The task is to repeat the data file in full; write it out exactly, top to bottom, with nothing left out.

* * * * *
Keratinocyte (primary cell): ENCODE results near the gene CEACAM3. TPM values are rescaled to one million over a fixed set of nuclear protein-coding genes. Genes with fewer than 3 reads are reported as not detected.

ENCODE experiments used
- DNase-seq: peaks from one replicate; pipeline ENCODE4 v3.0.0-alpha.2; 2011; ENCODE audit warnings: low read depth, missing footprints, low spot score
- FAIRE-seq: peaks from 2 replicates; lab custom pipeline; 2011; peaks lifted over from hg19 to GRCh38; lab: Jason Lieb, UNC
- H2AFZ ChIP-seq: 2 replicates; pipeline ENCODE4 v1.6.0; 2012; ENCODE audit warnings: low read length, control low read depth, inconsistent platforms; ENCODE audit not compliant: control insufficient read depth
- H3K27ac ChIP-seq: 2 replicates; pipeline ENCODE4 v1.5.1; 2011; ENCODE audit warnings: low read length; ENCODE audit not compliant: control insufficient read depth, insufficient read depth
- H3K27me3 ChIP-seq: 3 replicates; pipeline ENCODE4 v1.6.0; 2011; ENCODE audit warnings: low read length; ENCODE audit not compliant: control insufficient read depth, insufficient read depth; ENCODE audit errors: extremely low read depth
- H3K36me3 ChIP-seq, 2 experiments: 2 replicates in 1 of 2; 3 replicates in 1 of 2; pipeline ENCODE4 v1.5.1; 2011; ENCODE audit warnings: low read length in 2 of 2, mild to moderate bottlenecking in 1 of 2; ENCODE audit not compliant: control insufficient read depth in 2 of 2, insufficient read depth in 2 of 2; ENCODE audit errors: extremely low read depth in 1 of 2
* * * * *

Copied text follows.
Keratinocyte (primary cell): ENCODE results near the gene CEACAM3. TPM values are rescaled to one million over a fixed set of nuclear protein-coding genes. Genes with fewer than 3 reads are reported as not detected.

ENCODE experiments used
- DNase-seq: peaks from one replicate; pipeline ENCODE4 v3.0.0-alpha.2; 2011; ENCODE audit warnings: low read depth, missing footprints, low spot score
- FAIRE-seq: peaks from 2 replicates; lab custom pipeline; 2011; peaks lifted over from hg19 to GRCh38; lab: Jason Lieb, UNC
- H2AFZ ChIP-seq: 2 replicates; pipeline ENCODE4 v1.6.0; 2012; ENCODE audit warnings: low read length, control low read depth, inconsistent platforms; ENCODE audit not compliant: control insufficient read depth
- H3K27ac ChIP-seq: 2 replicates; pipeline ENCODE4 v1.5.1; 2011; ENCODE audit warnings: low read length; ENCODE audit not compliant: control insufficient read depth, insufficient read depth
- H3K27me3 ChIP-seq: 3 replicates; pipeline ENCODE4 v1.6.0; 2011; ENCODE audit warnings: low read length; ENCODE audit not compliant: control insufficient read depth, insufficient read depth; ENCODE audit errors: extremely low read depth
- H3K36me3 ChIP-seq, 2 experiments: 2 replicates in 1 of 2; 3 replicates in 1 of 2; pipeline ENCODE4 v1.5.1; 2011; ENCODE audit warnings: low read length in 2 of 2, mild to moderate bottlenecking in 1 of 2; ENCODE audit not compliant: control insufficient read depth in 2 of 2, insufficient read depth in 2 of 2; ENCODE audit errors: extremely low read depth in 1 of 2